Process Variations In Cmos Memory Devices: Analysis, Mitigation And Application
Driven by the improvements on performance and cost, new generations of complementary metal oxide semiconductor (CMOS) memory devices such as SRAM, DRAM, and Flash have been aggressively scaled down to the deca-nanometer regime and beyond. Continued advancement of the CMOS technologies reduces the feature size and pitch and lowers the supply voltage to constrain power consumption. Cells and systems based on these devices are becoming more susceptible to process variations and transistor mismatches, causing various scaling challenges. On the other hand, researchers have recently demonstrated that inherent manufacturing variations can be exploited to authenticate an IC instance or generate unique secrets for each chip. This primitive is named physical unclonable functions (PUFs). In this work, we first study the impact of process variations on the 22nm prototype SRAM performance and stability caused by random dopant fluctuation (RDF), which is one of the dominant variation sources for sub-100nm devices. Hybrid SRAM-DRAM with cross capacitors is then designed and investigated for multi-bit storage, mismatch tolerance, and disturb stabilization capabilities, which help mitigate the severe scaling challenges in density, performance and stability. Finally, variation sources behind Flash PUF (FPUF) are decomposed and characterized to provide theoretical foundations for better implementation and utilization in security applications. Algorithms to improve the FPUF consistency and entropy are also discussed.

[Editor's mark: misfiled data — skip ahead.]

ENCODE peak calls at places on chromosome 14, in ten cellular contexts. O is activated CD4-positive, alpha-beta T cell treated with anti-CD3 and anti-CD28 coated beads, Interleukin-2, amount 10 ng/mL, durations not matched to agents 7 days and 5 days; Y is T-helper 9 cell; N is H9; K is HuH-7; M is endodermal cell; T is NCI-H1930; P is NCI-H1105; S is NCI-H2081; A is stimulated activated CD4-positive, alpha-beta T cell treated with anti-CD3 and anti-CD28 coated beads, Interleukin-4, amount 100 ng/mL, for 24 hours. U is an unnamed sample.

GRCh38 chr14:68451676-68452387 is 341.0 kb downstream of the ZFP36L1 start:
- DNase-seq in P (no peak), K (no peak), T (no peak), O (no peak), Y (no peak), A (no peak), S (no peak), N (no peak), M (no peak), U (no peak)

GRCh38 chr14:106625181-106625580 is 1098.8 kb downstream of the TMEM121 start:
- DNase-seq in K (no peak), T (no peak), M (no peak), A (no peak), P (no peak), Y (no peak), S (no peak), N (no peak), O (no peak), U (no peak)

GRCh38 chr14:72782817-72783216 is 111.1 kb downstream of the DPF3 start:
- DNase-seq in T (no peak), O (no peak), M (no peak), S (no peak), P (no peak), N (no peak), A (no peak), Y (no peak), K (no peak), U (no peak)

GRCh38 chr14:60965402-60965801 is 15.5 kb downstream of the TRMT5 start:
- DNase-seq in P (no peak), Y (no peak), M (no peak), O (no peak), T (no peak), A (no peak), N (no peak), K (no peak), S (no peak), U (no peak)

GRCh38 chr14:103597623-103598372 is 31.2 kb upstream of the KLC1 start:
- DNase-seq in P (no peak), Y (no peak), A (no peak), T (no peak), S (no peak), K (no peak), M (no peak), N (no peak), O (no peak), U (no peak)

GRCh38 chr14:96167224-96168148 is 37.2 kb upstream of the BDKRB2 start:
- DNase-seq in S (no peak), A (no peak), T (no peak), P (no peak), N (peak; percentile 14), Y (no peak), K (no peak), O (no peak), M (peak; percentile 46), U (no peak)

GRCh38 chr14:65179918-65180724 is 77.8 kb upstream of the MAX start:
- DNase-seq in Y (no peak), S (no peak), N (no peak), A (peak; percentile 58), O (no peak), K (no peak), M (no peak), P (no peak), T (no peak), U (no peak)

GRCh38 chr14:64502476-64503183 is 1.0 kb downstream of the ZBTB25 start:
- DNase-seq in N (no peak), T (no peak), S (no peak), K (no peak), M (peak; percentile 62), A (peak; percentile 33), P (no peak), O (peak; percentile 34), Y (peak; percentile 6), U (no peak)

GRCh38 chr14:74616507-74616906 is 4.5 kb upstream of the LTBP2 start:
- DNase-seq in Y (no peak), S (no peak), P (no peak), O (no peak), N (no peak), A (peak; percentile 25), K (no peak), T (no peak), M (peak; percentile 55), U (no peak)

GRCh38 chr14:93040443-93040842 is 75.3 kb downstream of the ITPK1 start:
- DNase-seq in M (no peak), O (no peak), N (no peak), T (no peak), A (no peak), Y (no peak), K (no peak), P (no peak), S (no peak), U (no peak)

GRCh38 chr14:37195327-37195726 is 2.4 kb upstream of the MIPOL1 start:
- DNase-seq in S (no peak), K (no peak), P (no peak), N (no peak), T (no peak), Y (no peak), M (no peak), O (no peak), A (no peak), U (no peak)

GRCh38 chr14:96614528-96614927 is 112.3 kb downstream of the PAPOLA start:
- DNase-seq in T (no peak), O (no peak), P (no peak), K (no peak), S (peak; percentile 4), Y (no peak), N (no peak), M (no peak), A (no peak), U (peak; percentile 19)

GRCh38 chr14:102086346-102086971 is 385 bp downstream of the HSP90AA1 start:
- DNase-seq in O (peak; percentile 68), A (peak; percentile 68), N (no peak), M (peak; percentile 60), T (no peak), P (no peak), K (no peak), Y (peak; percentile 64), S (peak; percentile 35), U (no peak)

CMOS; Memory Devices; Process Variations
Kan, Edwin Chihchuan
Suh, Gookwon Edward; Van Dover, Robert B.
Ph. D., Electrical Engineering
Doctor of Philosophy
dissertation or thesis